On Tuesday night at Scotiabank Arena ahead of Game 4 of the Eastern Conference final, Drake received a bespoke, diamond-encrusted sports jacket worth an estimated $769,000.
Each year for the past four years, MLSE has gifted the Toronto Raptors’ ambassador with a custom jacket, lined with a Raptors jersey. The stakes have been raised significantly for the 2019 version, after the association between the Raptors and the rapper deepened with the renaming of the club’s practice space as the OVO Athletic Centre this past March.
The team pulled out all the decadent stops, with 235 diamonds hand-embroidered into the shape of the OVO owl on the right side of the custom jacket, balanced out by a 1.2 carat diamond pin on the left peaked lapel.
The diamond Drake jacket has been a year and a half in the making. Michael Nguyen, owner of Toronto’s Garrison Bespoke, knew he wanted to source something special, and it took him nearly that long to persuade the family owners of the French mill Dormeuil to sell him a special piece of fabric from the archives, dating back to 1927. The fabric is a very rare example of original “jersey” cloth, and it is super-soft but structured. Nguyen has his own family connection to the mill, as his grandfather worked for them in Vietnam. “This is truly a 1 of 1 piece,” says Nguyen. “Both the jersey inside, which Drake himself helped design, and this very special piece of cloth. And the diamonds, of course.”
The Star was on hand to document the process of setting the diamonds onto the cloth last Friday. The diamonds are themselves special, having been flown in from Diamond Foundry, the world’s first and only certified carbon neutral producer. That means the diamonds have been grown in a lab (Diamond Foundry labs are based in California and Washington), so there is no human or environmental toll. They are grown in the rough and then cut and polished, and are chemically identical to the “real” thing. Indeed, gemologists are unable to tell them apart, even under a microscope. The man-made diamonds have been increasing in popularity rapidly with millennial consumers, who are concerned with provenance.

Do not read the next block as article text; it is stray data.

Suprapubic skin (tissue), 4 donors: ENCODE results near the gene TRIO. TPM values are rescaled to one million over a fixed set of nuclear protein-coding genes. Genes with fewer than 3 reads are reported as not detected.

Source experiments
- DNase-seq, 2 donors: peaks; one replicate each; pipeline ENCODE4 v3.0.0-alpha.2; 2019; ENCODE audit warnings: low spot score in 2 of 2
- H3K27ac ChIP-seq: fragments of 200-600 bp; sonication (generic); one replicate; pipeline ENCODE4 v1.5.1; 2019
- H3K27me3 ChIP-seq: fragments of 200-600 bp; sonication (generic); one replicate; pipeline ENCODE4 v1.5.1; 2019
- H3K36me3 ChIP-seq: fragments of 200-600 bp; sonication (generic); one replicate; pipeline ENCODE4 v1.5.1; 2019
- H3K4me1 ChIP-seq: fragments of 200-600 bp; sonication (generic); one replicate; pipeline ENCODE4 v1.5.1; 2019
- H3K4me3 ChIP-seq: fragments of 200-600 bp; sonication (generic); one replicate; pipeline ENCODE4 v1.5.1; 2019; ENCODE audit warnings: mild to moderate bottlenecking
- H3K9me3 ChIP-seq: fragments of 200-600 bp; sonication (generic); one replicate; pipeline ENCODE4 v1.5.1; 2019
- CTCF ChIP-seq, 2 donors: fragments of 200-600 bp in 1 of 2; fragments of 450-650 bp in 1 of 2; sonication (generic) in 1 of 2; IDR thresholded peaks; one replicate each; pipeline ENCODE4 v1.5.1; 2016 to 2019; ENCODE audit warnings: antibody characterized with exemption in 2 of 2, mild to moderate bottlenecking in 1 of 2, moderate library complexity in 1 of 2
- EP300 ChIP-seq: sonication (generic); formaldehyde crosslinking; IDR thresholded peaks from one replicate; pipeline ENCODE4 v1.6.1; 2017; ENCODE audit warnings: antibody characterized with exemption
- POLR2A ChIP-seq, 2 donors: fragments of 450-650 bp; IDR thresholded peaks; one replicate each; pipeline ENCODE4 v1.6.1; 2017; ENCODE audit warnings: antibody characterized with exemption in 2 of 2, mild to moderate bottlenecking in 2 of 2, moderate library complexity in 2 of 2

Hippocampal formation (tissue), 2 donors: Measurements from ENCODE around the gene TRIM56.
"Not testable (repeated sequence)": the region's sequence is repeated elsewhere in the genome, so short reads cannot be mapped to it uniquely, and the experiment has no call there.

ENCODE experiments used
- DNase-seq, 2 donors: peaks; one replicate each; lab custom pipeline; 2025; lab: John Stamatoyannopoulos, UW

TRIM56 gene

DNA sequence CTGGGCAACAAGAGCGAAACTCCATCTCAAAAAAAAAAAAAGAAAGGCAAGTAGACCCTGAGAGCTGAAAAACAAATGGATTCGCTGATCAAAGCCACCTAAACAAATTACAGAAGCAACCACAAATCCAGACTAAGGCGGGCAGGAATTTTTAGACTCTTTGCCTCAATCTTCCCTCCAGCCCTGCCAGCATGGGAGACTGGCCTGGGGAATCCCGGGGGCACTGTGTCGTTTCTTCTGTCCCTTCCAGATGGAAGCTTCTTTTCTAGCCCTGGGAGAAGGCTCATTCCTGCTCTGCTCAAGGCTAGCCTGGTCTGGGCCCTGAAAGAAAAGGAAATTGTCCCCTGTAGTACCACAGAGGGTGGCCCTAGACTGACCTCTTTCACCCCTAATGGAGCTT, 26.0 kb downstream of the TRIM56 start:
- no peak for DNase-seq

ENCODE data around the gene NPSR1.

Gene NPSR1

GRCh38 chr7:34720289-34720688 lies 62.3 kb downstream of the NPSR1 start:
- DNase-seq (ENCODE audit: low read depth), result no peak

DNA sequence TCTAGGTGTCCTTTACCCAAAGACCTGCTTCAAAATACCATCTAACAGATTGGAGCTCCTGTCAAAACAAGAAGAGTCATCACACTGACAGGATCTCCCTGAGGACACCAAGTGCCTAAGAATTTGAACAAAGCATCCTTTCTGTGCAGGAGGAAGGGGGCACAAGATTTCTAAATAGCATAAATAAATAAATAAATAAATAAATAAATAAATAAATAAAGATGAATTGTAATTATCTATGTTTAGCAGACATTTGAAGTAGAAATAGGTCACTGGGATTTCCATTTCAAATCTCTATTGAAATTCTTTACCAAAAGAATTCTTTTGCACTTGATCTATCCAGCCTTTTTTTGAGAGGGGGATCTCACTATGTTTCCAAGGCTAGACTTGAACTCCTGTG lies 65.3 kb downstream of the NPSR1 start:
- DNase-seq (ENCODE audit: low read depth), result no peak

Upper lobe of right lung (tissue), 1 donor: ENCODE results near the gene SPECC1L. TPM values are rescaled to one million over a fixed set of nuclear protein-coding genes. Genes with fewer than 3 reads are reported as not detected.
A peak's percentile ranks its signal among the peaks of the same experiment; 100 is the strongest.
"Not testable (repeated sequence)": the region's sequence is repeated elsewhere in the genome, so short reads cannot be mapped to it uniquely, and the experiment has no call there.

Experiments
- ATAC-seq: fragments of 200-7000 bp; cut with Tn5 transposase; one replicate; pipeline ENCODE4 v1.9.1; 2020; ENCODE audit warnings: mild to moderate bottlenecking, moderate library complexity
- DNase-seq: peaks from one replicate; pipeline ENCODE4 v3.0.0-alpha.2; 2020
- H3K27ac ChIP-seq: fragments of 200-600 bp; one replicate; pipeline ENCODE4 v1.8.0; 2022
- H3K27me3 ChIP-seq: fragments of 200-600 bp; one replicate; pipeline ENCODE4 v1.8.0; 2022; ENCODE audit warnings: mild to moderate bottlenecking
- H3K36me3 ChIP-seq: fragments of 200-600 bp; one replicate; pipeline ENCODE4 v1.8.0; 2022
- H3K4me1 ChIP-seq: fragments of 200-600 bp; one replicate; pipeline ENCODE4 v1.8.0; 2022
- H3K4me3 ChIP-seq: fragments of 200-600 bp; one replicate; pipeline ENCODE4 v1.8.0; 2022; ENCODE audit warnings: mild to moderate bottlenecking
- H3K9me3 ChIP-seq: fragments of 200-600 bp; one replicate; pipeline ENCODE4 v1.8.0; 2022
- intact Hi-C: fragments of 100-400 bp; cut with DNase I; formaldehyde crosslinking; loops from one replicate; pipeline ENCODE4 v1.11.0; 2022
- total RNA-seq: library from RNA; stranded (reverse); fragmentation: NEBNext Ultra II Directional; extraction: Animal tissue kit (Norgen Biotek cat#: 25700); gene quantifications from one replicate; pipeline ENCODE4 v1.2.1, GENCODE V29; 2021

Each of the diamonds has to be hand-set in a couture setting to maximize clarity and light and a sense of movement. “We wanted to make the owl seem alive,” says Nguyen. And indeed, as soon as the owl’s eyes (1.2 carats each) were put in place, they did seem to bring the piece to life.
Tanya Theberge, a fashion designer with couture embroidery skills, spent the weekend hand-sewing the diamonds onto the OVO owl illustration. She estimated it would take about 20 hours. In her own work, Theberge focuses on sustainability and uses only recycled fabrics. “I’ve never experienced stones like these,” she says of the sustainable gems.
“I wouldn’t have believed how much energy they bring to the graphic,” says Theberge, who studied at the Chambre Syndicale in Paris and was mentored by a couture atelier seamstress from Dior.
The jacket design was approved by Drake’s NYC-based stylist, Mellany Sanchez, who has been crafting his image for the past year and a half. The real craft of this piece is beyond the sparklers, though, and lies in the careful construction technique.
Nguyen used three layers of horsehair to reinforce the lapels, and to create a smooth line under the armhole. “My clients all want that line to look good in pictures. This is traditional English styling, but with a softness to match with Drake’s preference for sportswear.”
A bespoke jacket at Garrison starts at $2,000; suits are from $2,500. The “signature” couture suits with diamond lapel pin (like Drake’s) run $25,000 and Nguyen sells approximately one per month to international buyers. His reputation has spread due to the fact he is also one of only two tailors worldwide who makes bulletproof suiting (the other is in Venezuela). There is a surprisingly brisk business in these functional garments.
Nguyen has also worked in diamonds before, on a custom commission for David Foster, and has made suits for Ryan Gosling, Robert Pattinson, Sir Ben Kingsley and LeBron James. He has outfitted individual athletes as well as fulfilled commissions for entire teams like the Blue Jays, Maple Leafs and Toronto FC. Most recently, he whipped up a swank silk jacquard tux for Milos Raonic to wear to the Camp-themed Met Gala.
Leanne Delap is a Toronto-based freelance contributor for the Star and The Kit. Reach her via email: firstname.lastname@example.org